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  • Writer's pictureIan Morris

3 Brilliant Examples Of Brand Storytelling

Open book with a story to tell

Get comfy, lean in and get ready to find out why a good story is one of the most effective ways of getting your voice heard…

Remember those halcyon days – it’s getting on for 3-ish on a drizzly weekday afternoon, you’re tired after a day learning your ABCs and splattering paint anywhere but the paper. Then your teacher manages to revive you with two little words – story time. A chance to collapse on the rug and get lost in a world of dragons and unicorns.

Well, our love of stories, fostered on parents’ laps and in primary school classrooms, didn’t disappear along with our scraped knees and gappy grins. In fact, one look at the branding arena shows our passion for a good yarn is stronger than ever.  More and more companies are turning to storytelling as a way of connecting with customers and forging that all-important emotional connection.

Why Brands Tell A Story?

Good stories capture your attention. They make you stop, take notice and buckle up for the ride. They trigger an emotional response – we cheer for the goodies, boo at the baddies, and bask in the feel-good factor of a happy ending. Then there’s the fact that a good tale has staying power. Cognitive psychologist, Jerome Bruner, suggests stories are 22 times more memorable than facts alone.

So now take all of those factors and think about how powerful that could be for a company, especially one doing its level best to be heard in a noisy marketplace.

How Brands Tell A Story

The first and most obvious story is how a brand came into being – the company’s journey, if you like. Another, equally effective, one is the story of how a product or service improves people’s lives. But that’s just the tip of the iceberg. Every business has dozens of stories to tell and, in a digital-first world, plenty of ways to tell it. Here are 3 that caught our attention…

1. Apple – Creativity Goes On

The tech giant brought us this digital story in April 2020, just as COVID had started to turn our world upside down. The ad showed the many creative ways people could still connect and support each other through these unprecedented times, with Apple tech providing the link.

2. Disneyland Paris – Where Magic Gets Real

Who better to captivate with a story than Disney? This heartwarming ad features a little duckling who finds a Donald Duck comic book and, at the same time, a new hero. A spate of bad weather forces him to head for sunnier climes and, unbeknown to him, he ends up at Disneyland Paris where he gets to meet the real deal. An enchanting story that perfectly captures the magic of a trip to Disney.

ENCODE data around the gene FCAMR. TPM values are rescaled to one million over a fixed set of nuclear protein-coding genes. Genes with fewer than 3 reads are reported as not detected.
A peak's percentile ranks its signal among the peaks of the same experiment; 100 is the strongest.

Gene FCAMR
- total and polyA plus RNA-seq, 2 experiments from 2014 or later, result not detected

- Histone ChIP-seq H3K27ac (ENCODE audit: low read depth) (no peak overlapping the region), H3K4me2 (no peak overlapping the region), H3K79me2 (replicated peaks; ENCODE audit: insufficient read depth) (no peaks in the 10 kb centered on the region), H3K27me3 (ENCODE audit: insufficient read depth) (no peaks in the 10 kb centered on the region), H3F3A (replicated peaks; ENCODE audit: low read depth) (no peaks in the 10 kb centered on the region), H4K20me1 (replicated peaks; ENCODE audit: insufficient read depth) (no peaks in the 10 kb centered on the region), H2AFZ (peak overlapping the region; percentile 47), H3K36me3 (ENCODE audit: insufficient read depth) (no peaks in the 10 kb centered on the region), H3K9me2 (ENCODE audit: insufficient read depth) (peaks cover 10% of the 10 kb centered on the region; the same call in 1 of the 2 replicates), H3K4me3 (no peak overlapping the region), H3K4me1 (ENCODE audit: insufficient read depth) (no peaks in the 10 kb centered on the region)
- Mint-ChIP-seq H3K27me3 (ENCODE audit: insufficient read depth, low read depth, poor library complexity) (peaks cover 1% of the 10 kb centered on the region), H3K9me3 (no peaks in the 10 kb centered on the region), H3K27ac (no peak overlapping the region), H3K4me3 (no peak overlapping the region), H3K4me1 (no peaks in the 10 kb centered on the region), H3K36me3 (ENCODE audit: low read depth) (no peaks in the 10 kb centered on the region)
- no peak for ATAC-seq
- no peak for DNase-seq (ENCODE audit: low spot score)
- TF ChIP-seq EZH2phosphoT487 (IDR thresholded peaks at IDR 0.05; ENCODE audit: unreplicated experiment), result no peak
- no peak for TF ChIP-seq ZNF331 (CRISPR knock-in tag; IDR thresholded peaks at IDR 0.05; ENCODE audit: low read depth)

3. Land Rover – The Land Of Land Rovers

To celebrate its 70th anniversary, Land Rover brought us a true story set deep in the Himalayas. The video shows the villagers of Maneybhanjang who rely on a fleet of meticulously maintained Land Rovers dating from 1957 to reach Sandakphu, a village that sits at an altitude of 3,636 metres. The story, which shows locals tackling the treacherous route in their vehicles, reinforces the remarkable power and durability of Land Rovers in an enthralling 3-minute clip.

6 Steps To A Happy Ending

Looking to use stories to bring your brand to life? Then follow these simple steps…

  1. Go on a story hunt. Yes, there’s the tale of how your company began. But look beyond that to the stories of how your product or service has benefitted your customers. Speak to your frontline staff and invite customers to share their stories on social media – it’s all about creating a culture of storytelling. Look out for the stories that will resonate with a wider audience.

  2. Make it personal. It’s important your story packs an emotional punch. If it’s the story of how you came to be, introduce us to the person who started it all, show us the teeny tiny workshop where it all began. Or if you’re putting a customer journey at the heart of your story, give us relatable characters and scenarios that we feel a connection with.

  3. Don’t cast yourself as the main star. That role belongs to the consumer, and your story needs to show how your product or service can enhance their life. We’re not talking lottery-win changes, but an improvement of some sort. A popular narrative is one where the central character has to overcome a hurdle, something your company can help them do.

  4. Focus on the visual element. The human brain processes visuals 60,000 times faster than text. It’s likely you’ll only have a minute or two to get your story across, which is why pictures and videos have a crucial role to play.

  5. Continue the story. Great stories spark conversation, hence why we regularly find ourselves talking about the plotlines in books, films and TV shows (Line of Duty, anyone?). Give people a platform to continue the conversation on social media and be ready to build on the story’s success.

  6. Be authentic. The stories you tell don’t necessarily have to be your own – they could come from customers – but they need to be based on truth. It’s not about spinning fairytales, it’s about telling real, relatable stories.

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